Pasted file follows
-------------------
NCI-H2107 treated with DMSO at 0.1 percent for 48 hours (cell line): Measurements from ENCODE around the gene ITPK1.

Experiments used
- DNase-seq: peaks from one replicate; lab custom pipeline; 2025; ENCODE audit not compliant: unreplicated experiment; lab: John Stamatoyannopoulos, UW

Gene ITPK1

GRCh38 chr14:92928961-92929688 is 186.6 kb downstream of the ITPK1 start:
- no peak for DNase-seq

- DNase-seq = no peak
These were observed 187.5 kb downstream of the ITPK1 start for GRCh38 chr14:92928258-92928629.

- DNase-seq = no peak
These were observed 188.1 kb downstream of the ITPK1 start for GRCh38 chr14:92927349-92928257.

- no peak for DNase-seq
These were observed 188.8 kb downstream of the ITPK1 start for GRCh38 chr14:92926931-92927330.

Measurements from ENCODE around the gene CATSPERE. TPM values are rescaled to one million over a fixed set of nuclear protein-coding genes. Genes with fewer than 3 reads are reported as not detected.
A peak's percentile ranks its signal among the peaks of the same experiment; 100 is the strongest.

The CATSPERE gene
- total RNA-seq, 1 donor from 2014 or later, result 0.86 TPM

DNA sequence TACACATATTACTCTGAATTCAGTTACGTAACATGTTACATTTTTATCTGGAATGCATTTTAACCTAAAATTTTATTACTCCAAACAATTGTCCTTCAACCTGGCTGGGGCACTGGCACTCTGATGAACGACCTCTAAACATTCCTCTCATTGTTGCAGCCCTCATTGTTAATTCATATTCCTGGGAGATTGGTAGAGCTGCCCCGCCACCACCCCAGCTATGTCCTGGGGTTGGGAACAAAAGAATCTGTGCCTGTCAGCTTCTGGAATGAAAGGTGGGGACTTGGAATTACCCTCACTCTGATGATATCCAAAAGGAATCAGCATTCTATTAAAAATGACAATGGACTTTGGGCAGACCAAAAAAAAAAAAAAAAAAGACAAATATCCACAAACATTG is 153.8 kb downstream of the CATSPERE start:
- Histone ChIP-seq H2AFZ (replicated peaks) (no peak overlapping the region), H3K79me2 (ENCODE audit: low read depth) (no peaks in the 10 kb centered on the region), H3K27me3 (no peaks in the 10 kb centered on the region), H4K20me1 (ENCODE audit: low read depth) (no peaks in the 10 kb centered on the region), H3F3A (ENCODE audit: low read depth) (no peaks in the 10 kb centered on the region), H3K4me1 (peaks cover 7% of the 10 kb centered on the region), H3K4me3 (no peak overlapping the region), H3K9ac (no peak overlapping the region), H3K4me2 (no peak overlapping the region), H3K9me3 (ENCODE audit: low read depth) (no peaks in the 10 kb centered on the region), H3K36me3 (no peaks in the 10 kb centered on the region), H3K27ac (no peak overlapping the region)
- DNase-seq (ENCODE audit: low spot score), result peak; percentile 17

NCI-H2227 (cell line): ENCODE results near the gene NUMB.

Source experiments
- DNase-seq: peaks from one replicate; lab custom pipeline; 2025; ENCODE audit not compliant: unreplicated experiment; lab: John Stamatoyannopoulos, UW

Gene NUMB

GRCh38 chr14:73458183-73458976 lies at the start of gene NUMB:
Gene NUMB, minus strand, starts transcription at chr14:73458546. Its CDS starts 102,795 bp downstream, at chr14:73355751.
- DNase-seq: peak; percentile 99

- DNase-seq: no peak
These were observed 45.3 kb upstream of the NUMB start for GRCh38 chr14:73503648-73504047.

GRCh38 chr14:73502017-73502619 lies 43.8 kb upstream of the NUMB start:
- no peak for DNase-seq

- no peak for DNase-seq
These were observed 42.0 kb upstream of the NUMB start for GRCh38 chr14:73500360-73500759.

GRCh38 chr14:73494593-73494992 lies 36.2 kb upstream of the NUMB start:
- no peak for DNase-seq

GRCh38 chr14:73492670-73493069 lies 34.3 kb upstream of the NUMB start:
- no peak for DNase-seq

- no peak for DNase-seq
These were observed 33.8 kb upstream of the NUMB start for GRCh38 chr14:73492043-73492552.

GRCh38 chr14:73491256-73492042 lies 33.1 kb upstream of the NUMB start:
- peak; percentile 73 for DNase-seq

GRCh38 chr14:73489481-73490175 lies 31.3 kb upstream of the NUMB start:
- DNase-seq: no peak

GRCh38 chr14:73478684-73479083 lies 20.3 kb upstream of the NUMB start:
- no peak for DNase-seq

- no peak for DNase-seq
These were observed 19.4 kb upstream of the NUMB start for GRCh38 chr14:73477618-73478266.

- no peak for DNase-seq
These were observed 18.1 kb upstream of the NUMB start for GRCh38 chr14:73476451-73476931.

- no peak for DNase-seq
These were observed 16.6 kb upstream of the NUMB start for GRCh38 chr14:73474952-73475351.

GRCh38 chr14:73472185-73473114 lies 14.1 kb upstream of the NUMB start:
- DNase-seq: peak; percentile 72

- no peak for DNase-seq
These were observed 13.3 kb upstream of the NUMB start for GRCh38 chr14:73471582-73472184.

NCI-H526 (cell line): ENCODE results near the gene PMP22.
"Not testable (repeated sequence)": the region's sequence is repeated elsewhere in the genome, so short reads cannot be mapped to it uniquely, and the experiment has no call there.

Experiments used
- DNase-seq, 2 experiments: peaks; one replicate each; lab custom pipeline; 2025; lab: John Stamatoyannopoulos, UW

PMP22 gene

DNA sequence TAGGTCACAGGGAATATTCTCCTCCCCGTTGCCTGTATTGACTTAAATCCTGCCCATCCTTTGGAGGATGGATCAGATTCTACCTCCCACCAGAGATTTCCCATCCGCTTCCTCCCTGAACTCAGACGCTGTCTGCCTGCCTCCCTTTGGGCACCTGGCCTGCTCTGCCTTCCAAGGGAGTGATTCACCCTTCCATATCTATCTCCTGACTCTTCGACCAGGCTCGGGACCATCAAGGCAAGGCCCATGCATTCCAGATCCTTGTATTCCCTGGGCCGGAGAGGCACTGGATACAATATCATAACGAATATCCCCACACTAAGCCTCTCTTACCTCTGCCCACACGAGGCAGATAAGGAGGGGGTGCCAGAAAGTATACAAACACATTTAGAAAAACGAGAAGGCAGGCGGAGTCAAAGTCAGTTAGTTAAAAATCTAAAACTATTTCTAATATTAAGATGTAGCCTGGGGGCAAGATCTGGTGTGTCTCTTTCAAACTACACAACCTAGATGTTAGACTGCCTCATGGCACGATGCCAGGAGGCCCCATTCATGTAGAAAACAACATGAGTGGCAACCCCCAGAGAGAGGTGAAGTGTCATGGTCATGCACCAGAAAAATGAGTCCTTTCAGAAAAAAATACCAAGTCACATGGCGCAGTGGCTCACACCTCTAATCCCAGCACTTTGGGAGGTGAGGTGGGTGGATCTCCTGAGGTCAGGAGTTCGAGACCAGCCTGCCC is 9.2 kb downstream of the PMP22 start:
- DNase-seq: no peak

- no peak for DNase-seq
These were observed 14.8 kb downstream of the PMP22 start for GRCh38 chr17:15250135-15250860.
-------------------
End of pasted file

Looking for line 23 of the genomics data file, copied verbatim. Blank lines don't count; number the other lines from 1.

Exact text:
Gene NUMB